With the rise in overweight and obesity, it can be tempting to try new and different diets to find one that works. When an individual is trying to lose weight, there must be an energy deficit, more energy must be burned and fewer calories consumed. A popular method for long term weight loss is a decrease of approximately 500 calories per day, which if followed, results in weight loss of 1 pound each week. Low calorie diets have a greater caloric restriction and can sometimes leave the dieter with uncomfortable and unhealthy signs and symptoms.
Immediate Signs and Symptoms
Low calorie diets provide 800-1200 calories per day, while very low calorie diets provide a minimum of 600 calories per day (ref 1). Diets such as these are done under supervision by doctors and dietitians to ensure that 100 percent of vitamins and minerals, called micronutrients, are consumed. In addition, one must eat enough macronutrients - fat, protein, and carbohydrate - to fuel the body. According to a 2015 article in the British Journal of Obesity, consuming a diet with too few calories can lead to immediate signs and symptoms of deficiency such as fatigue, hair loss, headaches, constipation, muscle cramps, dizziness and cold intolerance (ref 1).
Signs and Symptoms of Micronutrient Deficiency
In low calorie diets, it can be difficult to consume the recommended daily allowance of each vitamin and mineral. Common nutrient deficiencies with low calorie diets are iron, vitamin D, and zinc (ref 2). Those with an iron deficiency may experience unexplained fatigue, pale skin, cold intolerance and decreased immune function. Vitamin D can be difficult to obtain in the diet, so consumption of vitamin D rich foods must be planned in a diet with limited calories. A long term symptom of vitamin D deficiency is muscle weakness. Zinc deficiency might cause impaired healing of wounds or cuts, recurrent sickness, and decreased appetite (ref 3, p 338, 426, 431).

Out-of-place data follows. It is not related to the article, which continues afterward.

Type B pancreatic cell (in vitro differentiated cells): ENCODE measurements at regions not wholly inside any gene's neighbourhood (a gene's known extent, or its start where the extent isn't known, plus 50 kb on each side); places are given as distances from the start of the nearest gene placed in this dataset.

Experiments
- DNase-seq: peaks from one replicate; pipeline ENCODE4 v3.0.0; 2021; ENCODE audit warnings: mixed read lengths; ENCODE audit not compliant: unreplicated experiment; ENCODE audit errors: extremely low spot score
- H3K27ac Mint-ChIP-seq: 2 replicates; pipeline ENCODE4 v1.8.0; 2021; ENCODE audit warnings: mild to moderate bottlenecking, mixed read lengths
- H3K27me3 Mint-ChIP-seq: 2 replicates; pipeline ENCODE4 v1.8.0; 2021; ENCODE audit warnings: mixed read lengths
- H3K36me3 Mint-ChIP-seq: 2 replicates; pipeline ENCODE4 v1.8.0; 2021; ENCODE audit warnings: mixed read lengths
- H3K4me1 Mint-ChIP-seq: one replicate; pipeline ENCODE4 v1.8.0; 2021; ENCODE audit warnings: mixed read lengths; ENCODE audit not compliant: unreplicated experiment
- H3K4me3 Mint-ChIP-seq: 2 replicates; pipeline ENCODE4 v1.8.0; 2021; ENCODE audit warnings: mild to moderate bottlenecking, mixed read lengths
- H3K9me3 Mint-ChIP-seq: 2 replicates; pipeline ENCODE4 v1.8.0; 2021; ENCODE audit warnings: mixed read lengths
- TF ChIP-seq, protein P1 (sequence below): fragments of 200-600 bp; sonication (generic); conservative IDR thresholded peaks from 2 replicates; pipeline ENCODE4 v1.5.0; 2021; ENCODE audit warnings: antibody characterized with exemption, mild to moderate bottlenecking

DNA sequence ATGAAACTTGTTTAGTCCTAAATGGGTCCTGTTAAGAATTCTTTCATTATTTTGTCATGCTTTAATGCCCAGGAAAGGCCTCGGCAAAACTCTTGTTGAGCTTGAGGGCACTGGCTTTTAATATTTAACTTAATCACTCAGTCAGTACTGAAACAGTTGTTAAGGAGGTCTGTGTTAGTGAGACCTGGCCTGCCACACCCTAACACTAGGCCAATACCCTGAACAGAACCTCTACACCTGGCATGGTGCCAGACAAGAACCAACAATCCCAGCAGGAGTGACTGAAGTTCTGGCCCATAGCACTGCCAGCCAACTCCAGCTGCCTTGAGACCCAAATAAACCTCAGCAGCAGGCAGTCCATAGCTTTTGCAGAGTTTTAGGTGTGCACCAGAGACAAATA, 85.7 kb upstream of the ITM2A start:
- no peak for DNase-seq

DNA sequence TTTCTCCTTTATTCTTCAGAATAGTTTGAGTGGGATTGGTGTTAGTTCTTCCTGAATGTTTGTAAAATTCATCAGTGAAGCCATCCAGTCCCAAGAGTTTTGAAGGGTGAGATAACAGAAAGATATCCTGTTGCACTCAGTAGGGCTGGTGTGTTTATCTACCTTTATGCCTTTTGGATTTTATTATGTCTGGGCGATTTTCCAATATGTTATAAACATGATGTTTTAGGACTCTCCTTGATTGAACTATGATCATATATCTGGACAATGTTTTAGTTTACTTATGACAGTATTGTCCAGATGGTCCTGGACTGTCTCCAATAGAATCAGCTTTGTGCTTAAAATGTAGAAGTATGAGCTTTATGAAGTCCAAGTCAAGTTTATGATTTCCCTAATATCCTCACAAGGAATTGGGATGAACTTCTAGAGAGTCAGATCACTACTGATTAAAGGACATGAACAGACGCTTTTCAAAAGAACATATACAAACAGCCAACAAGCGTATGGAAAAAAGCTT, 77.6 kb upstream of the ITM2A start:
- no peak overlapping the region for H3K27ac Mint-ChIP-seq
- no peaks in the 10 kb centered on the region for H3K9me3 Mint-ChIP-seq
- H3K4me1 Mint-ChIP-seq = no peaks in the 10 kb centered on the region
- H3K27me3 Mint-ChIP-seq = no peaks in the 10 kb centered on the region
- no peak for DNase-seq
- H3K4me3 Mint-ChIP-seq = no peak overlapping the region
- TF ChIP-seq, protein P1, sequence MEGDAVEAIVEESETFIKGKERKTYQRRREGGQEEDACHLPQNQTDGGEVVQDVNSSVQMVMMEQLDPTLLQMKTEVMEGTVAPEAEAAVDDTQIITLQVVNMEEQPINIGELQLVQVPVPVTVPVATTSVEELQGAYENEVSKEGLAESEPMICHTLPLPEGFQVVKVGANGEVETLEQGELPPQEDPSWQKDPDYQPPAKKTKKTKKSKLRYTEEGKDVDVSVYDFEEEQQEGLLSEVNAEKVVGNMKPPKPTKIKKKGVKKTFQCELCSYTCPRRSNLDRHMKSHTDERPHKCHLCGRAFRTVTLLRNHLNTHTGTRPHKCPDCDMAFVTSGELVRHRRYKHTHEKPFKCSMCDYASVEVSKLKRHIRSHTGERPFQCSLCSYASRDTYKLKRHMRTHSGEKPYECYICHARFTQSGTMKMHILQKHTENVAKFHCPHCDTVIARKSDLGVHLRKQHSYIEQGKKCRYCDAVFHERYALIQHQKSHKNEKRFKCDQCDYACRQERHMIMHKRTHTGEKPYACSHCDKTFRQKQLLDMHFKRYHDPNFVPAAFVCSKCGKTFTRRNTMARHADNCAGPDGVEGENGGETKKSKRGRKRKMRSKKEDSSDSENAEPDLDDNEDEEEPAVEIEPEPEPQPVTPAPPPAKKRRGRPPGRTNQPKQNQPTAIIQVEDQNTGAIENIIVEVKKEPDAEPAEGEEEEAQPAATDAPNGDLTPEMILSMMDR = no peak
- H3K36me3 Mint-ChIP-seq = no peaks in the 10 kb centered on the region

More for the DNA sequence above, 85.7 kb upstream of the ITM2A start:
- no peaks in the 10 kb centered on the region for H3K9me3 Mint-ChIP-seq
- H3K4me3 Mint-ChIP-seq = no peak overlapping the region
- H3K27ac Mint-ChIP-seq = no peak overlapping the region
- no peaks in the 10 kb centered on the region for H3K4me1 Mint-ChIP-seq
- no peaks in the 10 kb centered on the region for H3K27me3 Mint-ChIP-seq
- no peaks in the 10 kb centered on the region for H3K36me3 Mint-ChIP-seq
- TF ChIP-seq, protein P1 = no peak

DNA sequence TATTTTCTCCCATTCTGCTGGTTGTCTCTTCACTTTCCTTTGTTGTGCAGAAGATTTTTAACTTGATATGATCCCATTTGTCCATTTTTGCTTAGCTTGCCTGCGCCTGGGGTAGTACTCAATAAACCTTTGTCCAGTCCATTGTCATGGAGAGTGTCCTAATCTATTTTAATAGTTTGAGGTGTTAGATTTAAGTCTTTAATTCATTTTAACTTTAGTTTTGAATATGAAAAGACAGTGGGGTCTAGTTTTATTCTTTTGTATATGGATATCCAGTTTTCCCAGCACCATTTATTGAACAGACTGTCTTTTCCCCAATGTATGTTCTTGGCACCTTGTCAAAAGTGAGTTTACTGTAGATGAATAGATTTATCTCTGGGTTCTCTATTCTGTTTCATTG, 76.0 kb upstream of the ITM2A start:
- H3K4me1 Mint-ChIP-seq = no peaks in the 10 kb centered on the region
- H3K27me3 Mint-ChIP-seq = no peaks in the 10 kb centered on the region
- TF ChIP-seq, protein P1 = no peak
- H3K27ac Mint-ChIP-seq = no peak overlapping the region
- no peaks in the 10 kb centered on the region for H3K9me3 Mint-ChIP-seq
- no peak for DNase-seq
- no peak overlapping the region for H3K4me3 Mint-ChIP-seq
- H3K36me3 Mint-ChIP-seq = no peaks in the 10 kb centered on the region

Signs and Symptoms of Macronutrient Deficiency
Macronutrients all have a place in a low calorie diet. Noticing an increase in sickness could indicate protein deficiency (ref 4, p 609). Many low calorie diets decrease the amount of fat, due to the increased amount of calories that fat provides. Not consuming enough fat could lead to deficiencies of vitamins K, E, D and A, as fat is needed for absorption. If those vitamins are not absorbed, signs could be impaired blood clotting - vitamin K, decreased ability to see at night - vitamin A, tiredness and unexplained aches and pains - vitamin D, or pain in hands and feet - vitamin E. Some low calorie diet plans drastically decrease carbohydrate intake. A 2008 study published in the Indian Journal of Psychiatry indicated that diets too low in carbohydrate could cause depression (ref 5).
When to Seek Medical Care
Low calorie diets are an effective means for weight loss, but must be done under close supervision. In some instances, low calorie diets can lead to disordered eating. Adherence to a specified diet plan is essential to ensure that vitamin, mineral and macronutrient deficiencies do not occur. If planning to start a low calorie diet or very low calorie diet, please consult a medical doctor or a registered dietitian to ensure a low calorie diet is appropriate and to assist in meal planning. If experiencing current signs and symptoms from eating too few calories, seek medical care immediately.
- Is there a place for low-energy formula diets in weight management?
- Journal of the International Society of Sports Nutrition: Prevalence of micronutrient deficiency in popular diet plans
- Discovering Nutrition, Third Edition; Paul Insel, R. Elaine Turner, Don Ross
- National Agricultural Library: United States Department of Agriculture
- Indian Journal of Psychiatry: Understanding nutrition, depression and mental illnesses